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Avoiding “unintended consequences” dominated the discussion at the joint Planning Commission/County Commissioner work session on June 7 and focused on whether a sweeping definition of outfitting was really what was needed or wanted. No conclusions were reached, other than that further work sessions were necessary. Planning Commission Chair Mike Allen, with the consensus of the work session participants, asked staff to draft some test language for consideration by the Planning Commission.

The Planning Commission requested a work session at its last meeting when the need for review of the definition in the county’s land use code section regarding “outfitting facilities” became apparent and the commissioners asked to participate. Attending the joint session were County Commissioners Baker and Greg Felt, and Planning Commissioners Mike Allen, Tracy Vandaveer, Rob Treat, Bruce Cogan, Joe Stone and Bill Baker. Planning commissioner Marjo Curgis, who could not attend, submitted comments on research she had done of other communities. Others present were county Director of Development Services, Dan Swallow; Planning Manager Jon Roorda; and planner Christine Barton.

The “unintended consequences” reference an injunction obtained by the county against Alison Brown in one of many proceedings initiated by actions of county staff under the direction of Swallow and Roorda and implemented by County Attorney Jennifer Davis. The focus: to shut down Brown’s fox hunting club activities related to her property at 11600 Antelope Road.

In a May 9 ruling, the court declined to adopt the order proposed by Davis to shut down Brown’s fox hunting club operations. Instead, the court issued a narrower injunction that enjoined the fox hunting club operations pending Brown’s application for, and obtaining, a Limited Impact Review and Permit for the operation of her club as an “outfitting facility” on her property. Presumably, Brown’s right to operate her club on her property would be subject to review at that time.

As the court stated in its order, “arguments that go to the county’s failure to follow its procedures as laid out in the CCLUC or arguments that attack the regulation’s wording are not before this court. Further, the county is still bound by its allegiance to the principals espoused in Section 1.1.3 of the CCLUC and landowners are protected by the procedure enshrined in C.R.C.P. 106(a)(4) which protects against a “governmental body…exceed[ing] its jurisdiction or abus[ing] its discretion.” The court twice noted that constitutional questions remain to be decided.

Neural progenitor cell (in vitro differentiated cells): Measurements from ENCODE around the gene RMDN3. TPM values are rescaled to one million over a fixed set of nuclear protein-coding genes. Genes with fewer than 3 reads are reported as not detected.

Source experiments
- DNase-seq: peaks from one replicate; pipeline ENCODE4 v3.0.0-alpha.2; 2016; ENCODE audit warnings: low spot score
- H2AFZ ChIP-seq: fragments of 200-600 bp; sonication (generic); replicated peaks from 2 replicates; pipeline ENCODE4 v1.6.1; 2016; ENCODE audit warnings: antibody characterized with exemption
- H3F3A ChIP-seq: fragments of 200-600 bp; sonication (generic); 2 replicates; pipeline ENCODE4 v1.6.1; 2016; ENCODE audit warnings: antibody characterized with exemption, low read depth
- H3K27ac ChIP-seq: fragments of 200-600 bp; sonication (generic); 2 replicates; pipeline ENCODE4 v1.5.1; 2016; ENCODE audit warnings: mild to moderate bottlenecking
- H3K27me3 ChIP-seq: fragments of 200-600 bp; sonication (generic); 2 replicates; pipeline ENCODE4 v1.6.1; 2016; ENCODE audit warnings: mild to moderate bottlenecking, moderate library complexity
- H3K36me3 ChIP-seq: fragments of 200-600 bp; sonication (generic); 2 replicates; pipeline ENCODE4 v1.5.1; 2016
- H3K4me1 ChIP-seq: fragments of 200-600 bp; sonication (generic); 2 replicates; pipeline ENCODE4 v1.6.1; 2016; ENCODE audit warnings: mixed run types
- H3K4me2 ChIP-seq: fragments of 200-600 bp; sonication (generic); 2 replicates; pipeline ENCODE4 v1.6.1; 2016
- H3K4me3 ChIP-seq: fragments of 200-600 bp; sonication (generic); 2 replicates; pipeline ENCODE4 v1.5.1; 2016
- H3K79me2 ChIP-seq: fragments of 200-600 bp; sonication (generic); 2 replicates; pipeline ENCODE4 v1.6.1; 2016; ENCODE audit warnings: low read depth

The “unintended consequences” arise from the county’s preferred definition of “outfitting facilities” urged upon the court in pursuit of an order against Brown. As the county requested, the court held that the “definition of Outfitting Facilities requires not only the presence of improved structures and facilities on the property in question but also the use of these structures and facilities in conjunction with the offering of guiding services for outdoor expeditions.” Brown was found to meet this definition by housing horses and dogs on her property and going from there with friends to hunt on federal lands. The court acknowledged that “the county’s definition of outfitting facilities may sweep in conduct that is as benign as a grandfather taking his grandson out for a horseback ride.”

The work session debate focused on whether such a broad definition was wise. Felt noted that the existing situation (the Alison Brown matter) had brought to light the possible need to amend the “outfitting” definition issue.

Baker observed that the county now is regulating not an activity but a “physical facility” that houses animals or gear used for an outfitting activity, noting that there can be facilities without activities or activities without facilities. Facilities include fenced areas for dogs and corrals for horses.

PC Bruce Cogan said the current definition is too broad and should be limited, for example, to something like activities involving a certain number of trips in and out of the property per day or per month. PC Bill Baker added examples like limiting to a number of people or a number of days per month or on a number of weekends.

Felt said he considered the commercial element of the activity relevant. Most agreed but struggled with a definition of “commercial.” He pointed out that members of the Greater Arkansas River Nature Association might meet at a private home for a hike on federal land. Fees for typical GARNA hikes might be referenced as “a fee of $5 for members and $7 for non-members.”

This led to Felt’s suggestion to change the code from regulating “outfitting facilities” to regulating “outdoor recreational businesses,” which Allen and other commissioners and planning commissioners appeared to favor.

Vandaveer and Treat generally agreed, saying it would be difficult to anticipate what might come up and that the criteria should be as flexible as possible, perhaps leaving it to staff to determine what should be permitted. Cogan said specific guidelines are needed, while Allen added that the staff also needs criteria.

Director Swallow said he favored Vandaveer’s preference for flexible language, leaving the decision to staff’s discretion. “If the impact is so minor, we wouldn’t enforce it. Is it creating a problem? If not, it’s not on our radar … If there are no complaints from neighbors.”

Planning manager Roorda noted in an implicit reference to the Brown situation that the county had “responded to neighbors.” In that case, complaints came from a neighbor who moved to neighboring parcel two years after Brown began her fox hunting club, replacing a neighbor who had not complained.

The panel expressed awareness that there were unresolved constitutional issues, but those issues were not specifically discussed.